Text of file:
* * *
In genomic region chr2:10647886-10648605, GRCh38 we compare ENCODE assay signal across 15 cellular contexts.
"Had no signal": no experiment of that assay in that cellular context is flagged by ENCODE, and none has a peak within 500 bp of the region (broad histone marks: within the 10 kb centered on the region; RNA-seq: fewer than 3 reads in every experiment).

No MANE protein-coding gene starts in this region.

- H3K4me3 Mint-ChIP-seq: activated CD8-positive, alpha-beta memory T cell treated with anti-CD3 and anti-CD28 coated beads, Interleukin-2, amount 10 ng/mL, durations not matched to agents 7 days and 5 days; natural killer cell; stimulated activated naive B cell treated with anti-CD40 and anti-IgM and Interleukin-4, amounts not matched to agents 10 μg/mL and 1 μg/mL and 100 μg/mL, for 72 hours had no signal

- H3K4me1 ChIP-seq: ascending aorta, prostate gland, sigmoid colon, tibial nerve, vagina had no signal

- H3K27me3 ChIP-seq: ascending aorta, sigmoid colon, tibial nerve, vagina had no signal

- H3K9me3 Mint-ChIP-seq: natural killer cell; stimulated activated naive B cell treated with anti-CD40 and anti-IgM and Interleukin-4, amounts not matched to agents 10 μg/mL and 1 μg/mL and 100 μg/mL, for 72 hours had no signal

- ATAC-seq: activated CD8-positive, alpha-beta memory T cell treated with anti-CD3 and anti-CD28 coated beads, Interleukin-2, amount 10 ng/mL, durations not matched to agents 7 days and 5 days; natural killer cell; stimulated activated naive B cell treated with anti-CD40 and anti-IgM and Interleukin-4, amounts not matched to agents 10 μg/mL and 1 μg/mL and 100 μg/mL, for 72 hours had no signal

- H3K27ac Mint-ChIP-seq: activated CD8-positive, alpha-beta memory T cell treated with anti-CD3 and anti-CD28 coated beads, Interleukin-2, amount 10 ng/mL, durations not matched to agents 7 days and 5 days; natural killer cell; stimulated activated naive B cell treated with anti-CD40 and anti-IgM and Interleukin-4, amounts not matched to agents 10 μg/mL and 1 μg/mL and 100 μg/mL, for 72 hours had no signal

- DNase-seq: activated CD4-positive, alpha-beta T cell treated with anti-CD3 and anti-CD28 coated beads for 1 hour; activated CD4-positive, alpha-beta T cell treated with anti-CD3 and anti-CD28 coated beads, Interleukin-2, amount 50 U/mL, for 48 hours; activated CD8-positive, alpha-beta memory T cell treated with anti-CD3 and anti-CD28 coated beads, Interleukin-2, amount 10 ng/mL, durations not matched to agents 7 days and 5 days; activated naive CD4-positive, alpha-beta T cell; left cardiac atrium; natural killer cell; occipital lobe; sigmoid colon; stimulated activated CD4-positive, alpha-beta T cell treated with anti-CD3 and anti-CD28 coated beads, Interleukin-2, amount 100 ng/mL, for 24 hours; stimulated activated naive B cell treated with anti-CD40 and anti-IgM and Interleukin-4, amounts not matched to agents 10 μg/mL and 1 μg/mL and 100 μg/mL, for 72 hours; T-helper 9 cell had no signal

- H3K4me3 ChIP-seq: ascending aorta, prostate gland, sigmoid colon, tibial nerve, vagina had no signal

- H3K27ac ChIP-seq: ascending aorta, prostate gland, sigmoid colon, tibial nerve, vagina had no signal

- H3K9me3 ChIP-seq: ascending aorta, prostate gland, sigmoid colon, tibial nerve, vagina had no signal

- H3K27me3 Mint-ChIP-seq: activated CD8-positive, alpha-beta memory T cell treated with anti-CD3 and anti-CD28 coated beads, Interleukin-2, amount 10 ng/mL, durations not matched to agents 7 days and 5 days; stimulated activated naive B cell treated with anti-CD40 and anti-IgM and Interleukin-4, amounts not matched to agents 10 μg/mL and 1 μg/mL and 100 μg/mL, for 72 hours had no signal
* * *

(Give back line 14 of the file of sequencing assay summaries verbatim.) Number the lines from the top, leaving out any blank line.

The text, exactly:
- H3K27me3 Mint-ChIP-seq: activated CD8-positive, alpha-beta memory T cell treated with anti-CD3 and anti-CD28 coated beads, Interleukin-2, amount 10 ng/mL, durations not matched to agents 7 days and 5 days; stimulated activated naive B cell treated with anti-CD40 and anti-IgM and Interleukin-4, amounts not matched to agents 10 μg/mL and 1 μg/mL and 100 μg/mL, for 72 hours had no signal